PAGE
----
Sunday, 15 September 2013


Continuing another writer's series is a thankless task—you can try to imitate, in which case you usually fail, or you can try different directions, in which case you risk alienating the fan base of the original characters.You could go post-modern, and try for something that makes ironic commentary on the original, but then what's the point? Or you can ignore the whole problem all together, in which case you're probably a big-name writer handed the next huge contract for a James Bond novel. I wrote about this phenomenon when Don Winslow wrote a prequel to Travanian's Shibumi (you can read that here).

At least three of Robert B Parker's series are being continued by other writers. I've written about Michael Brandman's Jesse Stone here; he's faithful more to the TV movies Brandman produces and has written than to the novels. Now comes Ace Atkins writing a new Spenser novel, and I have to say that as continuations go, Atkins has come very close indeed to the original.

He does this without being slavish, either. In fact, the whole premise of the book, Spenser being hired by a 14-year old from the projects of Southie, who believes her mother's real killers are running free while an innocent man sits in jail, provides a good dose of cross-generational comedy which Parker would probably appreciate. Atkins also refers specifically to Paul Giacomin, the alienated teen Spenser taught to be a man, Hemingway-fashion earlier in the series (Parker also had Randall do the same thing, from the other gender prspective, with a young girl). But Mattie Sullivan is a different person, and Atkins is excellent in the way he shows her resisting Spenser's efforts, not so much because she doesn't need something, but because it doesn't fit—she's already more of a Hawk, and it's with Hawk she instinctively bonds. It may seem a small touch, but it's an indication that Atkins isn't going to stick slavishly to the formula.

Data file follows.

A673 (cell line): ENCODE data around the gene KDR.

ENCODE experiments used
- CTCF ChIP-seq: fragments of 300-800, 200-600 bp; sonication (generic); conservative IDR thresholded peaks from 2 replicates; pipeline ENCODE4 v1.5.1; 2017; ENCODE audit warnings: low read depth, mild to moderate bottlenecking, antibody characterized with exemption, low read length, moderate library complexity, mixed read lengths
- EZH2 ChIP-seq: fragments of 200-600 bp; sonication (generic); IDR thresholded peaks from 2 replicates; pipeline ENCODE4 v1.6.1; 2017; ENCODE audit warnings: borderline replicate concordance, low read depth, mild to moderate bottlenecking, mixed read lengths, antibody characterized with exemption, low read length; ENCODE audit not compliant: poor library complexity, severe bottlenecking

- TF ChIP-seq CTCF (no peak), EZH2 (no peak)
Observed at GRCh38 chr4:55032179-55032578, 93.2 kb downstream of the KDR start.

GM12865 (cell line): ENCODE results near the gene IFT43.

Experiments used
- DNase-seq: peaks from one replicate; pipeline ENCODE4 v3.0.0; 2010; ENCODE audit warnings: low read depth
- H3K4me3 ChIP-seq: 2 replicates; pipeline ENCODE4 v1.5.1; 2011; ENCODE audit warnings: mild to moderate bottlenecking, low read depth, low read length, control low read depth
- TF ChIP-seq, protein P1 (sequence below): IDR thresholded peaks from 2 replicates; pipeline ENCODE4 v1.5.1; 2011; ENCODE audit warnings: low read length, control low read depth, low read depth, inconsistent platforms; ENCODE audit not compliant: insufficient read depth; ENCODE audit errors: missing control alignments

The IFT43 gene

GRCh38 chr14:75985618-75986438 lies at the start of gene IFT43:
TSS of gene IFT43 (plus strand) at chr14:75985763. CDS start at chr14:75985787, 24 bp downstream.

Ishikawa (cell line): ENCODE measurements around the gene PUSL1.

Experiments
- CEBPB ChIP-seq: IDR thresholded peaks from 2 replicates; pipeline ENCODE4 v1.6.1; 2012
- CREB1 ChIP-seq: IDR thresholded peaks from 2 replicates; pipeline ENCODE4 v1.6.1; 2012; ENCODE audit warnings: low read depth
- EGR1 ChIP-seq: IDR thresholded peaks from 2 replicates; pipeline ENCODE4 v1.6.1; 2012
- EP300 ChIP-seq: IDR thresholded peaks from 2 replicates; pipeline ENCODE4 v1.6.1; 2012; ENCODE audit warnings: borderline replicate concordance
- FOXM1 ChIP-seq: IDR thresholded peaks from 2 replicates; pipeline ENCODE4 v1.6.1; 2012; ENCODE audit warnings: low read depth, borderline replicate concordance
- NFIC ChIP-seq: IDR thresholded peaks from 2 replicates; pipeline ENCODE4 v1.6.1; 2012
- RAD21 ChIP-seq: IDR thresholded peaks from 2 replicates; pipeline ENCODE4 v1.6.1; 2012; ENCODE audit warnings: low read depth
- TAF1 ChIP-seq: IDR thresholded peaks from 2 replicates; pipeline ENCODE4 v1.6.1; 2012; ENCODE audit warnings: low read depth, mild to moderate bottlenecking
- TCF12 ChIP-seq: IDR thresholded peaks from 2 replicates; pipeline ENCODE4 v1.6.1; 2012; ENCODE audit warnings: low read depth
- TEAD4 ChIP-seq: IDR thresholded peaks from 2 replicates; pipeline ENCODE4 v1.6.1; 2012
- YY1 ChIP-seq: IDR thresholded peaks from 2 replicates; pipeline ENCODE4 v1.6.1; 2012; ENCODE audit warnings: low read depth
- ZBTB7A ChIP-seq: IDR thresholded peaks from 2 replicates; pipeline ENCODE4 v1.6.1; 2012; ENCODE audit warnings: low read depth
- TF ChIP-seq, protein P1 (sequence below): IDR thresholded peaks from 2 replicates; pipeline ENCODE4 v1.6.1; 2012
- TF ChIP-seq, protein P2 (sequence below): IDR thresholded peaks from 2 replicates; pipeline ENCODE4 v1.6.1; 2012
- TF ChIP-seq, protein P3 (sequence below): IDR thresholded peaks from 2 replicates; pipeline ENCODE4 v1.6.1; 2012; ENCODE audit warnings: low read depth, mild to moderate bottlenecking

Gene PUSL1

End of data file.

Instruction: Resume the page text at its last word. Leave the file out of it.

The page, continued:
He writes just slightly different from Parker—a little less of the punch line finish to each chapter, a little more involved in the description. This highlights Parker's greatest skill, which was to draw a setting or a character in very quickly, but very perceptively, which put the reader into the detective's shoes. In first person narration, you're supposed to be seeing what the narrator sees, and if the narrator is as confident and perceptive as Spenser, you ought to reap the benefit.

The story goes back to a number of old Spenser favourites—including hang boss Joe Broz and his son, and if it has a flaw it may be that the main villain is offstage for too long, and we perhaps don't see enough of his psychopathy. But it's hard to miss the parallels with the Whitey Bulger case in Boston, and Atkins has also done a pretty good job, for a Southerner, of sketching in the Hub; the research trips must've been fun.

Atkins' Spenser is, if anything, a bit more pro-active with Susan—and that reminds me of the problem which has bothered me, probably inordinately, in the later series. Dedicated readers know Spenser was a Korean War veteran, which means today he is either in his eighties or dead. Now this is a fiction character, a relatively mythic one at that, and if Parker, or Atkins, want to keep him existing out of time that would be fine with me. But when Spenser specifically references his fighting against Jersey Joe Walcott (which was established long ago in the series). Well, the youngest guys who fought Jersey Joe were born in 1928 (Rex Layne and Harold Johnson) and they would be 85 years old were they alive today, which they aren't. I think we can all accept that the Spenser in this novel is not 85 years old; his libido, fitness, and ability to get shot in the shoulder and not even notice it would suggest he's probably in his early 60s. So why mention Jersey Joe at all?

But most readers won't notice or care; in fact I wonder how many know who Jersey Joe was and what it meant that Spenser had been good enough to get beaten handily by him? It's not very important, because Atkins' continuation of Spenser is about as faithful and yet creative as anyone could hope.

Robert B Parker's Lullaby
by Ace Atkins
Berkley Books $9.99 ISBN: 9780425260982

NOTE: This review will appear also at Crime Time (

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